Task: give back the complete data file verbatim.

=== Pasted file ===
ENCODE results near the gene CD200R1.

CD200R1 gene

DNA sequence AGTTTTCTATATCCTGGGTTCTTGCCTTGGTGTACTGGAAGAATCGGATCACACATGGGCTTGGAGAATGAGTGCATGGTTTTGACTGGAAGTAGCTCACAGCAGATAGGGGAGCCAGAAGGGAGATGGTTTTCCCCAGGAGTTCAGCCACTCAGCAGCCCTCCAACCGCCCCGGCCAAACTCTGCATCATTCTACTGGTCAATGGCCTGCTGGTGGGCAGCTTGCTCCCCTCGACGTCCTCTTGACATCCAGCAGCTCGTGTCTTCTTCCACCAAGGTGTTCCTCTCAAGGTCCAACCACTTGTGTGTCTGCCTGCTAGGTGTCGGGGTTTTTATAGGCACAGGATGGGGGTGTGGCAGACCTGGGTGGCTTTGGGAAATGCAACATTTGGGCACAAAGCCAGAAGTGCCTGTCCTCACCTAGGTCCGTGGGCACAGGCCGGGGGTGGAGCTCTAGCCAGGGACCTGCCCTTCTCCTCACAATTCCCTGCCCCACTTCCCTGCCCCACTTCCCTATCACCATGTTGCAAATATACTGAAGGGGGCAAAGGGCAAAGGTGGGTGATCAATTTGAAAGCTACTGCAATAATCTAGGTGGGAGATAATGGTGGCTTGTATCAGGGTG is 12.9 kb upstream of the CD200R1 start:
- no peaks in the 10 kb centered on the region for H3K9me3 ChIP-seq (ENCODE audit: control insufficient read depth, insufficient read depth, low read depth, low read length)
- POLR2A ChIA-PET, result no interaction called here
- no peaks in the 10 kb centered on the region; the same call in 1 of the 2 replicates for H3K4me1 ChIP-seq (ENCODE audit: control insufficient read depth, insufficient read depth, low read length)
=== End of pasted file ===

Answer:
ENCODE results near the gene CD200R1.

CD200R1 gene

DNA sequence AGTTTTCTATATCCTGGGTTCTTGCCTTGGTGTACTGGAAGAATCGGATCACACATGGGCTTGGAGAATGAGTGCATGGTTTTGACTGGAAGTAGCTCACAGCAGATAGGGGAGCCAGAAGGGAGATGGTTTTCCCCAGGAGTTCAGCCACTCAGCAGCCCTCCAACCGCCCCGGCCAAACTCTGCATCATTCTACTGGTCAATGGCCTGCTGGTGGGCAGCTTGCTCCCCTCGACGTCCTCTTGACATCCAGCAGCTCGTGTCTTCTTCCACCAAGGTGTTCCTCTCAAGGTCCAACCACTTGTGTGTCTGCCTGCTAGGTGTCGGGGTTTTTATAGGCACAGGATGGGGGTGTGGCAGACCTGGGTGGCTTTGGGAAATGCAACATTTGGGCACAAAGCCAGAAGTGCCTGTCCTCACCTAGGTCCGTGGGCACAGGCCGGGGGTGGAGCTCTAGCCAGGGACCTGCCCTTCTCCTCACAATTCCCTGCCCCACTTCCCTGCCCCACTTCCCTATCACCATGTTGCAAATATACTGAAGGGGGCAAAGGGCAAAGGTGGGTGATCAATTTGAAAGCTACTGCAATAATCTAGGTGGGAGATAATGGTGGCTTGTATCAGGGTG is 12.9 kb upstream of the CD200R1 start:
- no peaks in the 10 kb centered on the region for H3K9me3 ChIP-seq (ENCODE audit: control insufficient read depth, insufficient read depth, low read depth, low read length)
- POLR2A ChIA-PET, result no interaction called here
- no peaks in the 10 kb centered on the region; the same call in 1 of the 2 replicates for H3K4me1 ChIP-seq (ENCODE audit: control insufficient read depth, insufficient read depth, low read length)